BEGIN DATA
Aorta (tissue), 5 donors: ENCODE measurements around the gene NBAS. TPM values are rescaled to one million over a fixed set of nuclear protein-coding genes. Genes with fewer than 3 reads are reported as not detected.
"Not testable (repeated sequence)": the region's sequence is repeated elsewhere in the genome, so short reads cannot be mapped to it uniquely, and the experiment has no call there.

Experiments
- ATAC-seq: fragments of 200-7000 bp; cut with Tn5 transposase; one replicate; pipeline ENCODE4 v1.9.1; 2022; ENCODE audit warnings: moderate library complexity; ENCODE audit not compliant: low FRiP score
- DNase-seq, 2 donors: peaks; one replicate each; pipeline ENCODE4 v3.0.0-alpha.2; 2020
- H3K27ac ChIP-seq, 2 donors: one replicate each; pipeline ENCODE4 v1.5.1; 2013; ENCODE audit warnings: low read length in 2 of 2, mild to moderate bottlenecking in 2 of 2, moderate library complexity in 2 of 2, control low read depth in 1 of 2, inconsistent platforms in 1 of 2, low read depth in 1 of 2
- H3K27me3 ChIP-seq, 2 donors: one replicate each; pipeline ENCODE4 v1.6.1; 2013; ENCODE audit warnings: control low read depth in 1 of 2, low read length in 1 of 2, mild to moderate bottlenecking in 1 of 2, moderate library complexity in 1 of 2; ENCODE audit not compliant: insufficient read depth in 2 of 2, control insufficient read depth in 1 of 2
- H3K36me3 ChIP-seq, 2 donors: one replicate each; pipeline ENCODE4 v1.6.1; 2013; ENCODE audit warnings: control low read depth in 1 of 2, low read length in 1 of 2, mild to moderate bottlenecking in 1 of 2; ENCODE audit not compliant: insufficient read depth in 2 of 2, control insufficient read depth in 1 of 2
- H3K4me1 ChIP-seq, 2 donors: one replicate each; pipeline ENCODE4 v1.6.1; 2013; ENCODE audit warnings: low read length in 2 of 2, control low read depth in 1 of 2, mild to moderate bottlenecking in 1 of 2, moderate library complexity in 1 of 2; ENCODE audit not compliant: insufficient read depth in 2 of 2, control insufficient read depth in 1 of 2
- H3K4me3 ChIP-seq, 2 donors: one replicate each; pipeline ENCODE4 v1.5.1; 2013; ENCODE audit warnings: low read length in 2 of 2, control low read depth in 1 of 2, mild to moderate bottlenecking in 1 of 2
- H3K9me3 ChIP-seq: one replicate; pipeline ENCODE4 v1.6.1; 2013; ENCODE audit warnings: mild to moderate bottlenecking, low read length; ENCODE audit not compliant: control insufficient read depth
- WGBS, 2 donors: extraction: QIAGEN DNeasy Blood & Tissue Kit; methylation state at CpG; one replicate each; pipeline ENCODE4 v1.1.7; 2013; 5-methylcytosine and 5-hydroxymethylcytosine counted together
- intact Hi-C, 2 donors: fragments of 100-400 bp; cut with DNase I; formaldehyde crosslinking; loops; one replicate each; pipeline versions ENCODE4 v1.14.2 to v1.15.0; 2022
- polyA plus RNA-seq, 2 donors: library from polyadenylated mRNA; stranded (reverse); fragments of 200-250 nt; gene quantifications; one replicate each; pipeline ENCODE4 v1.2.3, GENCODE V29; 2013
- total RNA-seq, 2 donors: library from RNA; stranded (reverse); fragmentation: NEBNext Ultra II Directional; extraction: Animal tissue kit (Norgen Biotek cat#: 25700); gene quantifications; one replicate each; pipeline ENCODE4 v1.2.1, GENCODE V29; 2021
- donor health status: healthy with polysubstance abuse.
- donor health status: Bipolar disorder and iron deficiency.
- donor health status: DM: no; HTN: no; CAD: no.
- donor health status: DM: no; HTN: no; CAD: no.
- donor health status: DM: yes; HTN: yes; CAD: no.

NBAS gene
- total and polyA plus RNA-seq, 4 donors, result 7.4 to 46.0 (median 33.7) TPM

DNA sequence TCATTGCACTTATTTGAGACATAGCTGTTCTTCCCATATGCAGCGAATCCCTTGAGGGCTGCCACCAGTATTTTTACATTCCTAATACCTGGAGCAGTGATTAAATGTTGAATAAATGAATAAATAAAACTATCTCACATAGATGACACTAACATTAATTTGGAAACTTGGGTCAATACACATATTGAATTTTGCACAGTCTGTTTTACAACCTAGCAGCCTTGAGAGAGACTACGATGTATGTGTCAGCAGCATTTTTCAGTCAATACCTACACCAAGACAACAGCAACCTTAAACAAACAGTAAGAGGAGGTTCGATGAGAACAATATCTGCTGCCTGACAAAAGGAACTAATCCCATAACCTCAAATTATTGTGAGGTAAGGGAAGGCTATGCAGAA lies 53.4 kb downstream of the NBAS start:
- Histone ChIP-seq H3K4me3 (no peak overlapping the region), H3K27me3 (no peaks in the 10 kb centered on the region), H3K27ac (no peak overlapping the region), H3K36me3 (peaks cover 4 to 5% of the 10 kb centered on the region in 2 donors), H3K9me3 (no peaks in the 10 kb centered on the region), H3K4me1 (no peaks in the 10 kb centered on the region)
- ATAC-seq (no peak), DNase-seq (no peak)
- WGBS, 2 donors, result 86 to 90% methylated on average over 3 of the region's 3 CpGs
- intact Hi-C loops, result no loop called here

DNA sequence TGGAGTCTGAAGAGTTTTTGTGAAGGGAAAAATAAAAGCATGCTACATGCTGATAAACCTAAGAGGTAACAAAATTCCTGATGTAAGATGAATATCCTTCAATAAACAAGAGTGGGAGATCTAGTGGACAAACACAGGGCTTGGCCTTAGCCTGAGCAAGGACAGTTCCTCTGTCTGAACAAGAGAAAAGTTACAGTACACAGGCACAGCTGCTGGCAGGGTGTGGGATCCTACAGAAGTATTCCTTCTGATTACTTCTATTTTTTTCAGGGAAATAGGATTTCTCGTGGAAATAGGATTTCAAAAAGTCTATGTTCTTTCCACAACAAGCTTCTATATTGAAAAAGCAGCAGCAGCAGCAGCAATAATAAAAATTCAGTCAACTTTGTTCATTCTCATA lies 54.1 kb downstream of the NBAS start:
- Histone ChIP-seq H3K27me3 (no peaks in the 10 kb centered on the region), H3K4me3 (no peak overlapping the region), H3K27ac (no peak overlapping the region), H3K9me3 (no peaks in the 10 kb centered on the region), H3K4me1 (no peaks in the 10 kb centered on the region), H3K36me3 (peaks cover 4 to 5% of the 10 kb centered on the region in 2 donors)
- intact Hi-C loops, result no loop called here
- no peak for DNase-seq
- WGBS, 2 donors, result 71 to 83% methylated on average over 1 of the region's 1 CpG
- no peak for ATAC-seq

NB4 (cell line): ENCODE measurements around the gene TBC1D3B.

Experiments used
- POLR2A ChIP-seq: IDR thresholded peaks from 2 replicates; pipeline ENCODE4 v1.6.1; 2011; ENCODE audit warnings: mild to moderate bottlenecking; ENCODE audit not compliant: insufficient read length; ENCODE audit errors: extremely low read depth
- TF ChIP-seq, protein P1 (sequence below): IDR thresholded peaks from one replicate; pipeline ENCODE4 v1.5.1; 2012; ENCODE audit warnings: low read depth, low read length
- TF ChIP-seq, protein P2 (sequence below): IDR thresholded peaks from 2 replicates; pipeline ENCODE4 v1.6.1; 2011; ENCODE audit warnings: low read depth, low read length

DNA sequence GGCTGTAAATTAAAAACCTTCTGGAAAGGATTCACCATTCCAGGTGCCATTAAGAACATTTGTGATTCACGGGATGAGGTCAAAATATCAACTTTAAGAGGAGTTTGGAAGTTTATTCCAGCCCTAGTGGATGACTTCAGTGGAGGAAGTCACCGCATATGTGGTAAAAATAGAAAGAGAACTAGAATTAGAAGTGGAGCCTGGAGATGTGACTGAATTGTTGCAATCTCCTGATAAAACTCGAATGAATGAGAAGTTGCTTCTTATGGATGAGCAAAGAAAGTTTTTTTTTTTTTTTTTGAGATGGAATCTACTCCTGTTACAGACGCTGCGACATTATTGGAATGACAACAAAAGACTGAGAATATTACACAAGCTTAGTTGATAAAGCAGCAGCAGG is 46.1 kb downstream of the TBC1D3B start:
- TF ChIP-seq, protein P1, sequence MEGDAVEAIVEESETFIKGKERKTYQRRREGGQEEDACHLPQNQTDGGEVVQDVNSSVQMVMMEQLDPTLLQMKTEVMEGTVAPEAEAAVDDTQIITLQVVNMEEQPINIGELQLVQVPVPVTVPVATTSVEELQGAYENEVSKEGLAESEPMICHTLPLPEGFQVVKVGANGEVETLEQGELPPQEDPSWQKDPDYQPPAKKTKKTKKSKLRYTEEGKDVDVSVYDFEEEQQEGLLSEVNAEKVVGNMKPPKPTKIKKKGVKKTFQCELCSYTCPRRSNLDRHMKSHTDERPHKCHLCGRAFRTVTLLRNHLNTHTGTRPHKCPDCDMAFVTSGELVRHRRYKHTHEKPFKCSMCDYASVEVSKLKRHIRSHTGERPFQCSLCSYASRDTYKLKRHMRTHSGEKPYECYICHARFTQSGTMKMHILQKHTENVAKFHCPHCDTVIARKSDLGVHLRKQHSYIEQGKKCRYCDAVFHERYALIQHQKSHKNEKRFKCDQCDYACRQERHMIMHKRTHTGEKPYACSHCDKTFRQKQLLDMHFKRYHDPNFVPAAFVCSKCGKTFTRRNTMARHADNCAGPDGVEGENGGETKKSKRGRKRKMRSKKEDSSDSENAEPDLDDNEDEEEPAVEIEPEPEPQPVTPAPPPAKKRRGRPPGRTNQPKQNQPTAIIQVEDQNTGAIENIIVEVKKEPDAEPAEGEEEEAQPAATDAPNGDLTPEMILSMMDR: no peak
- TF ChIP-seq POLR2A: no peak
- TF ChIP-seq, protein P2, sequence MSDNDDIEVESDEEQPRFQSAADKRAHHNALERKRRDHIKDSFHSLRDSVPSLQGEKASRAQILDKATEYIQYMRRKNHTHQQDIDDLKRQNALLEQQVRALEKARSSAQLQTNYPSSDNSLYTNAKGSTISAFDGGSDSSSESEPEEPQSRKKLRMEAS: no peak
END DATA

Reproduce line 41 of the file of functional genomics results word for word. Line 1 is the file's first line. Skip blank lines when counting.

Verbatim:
- TF ChIP-seq POLR2A: no peak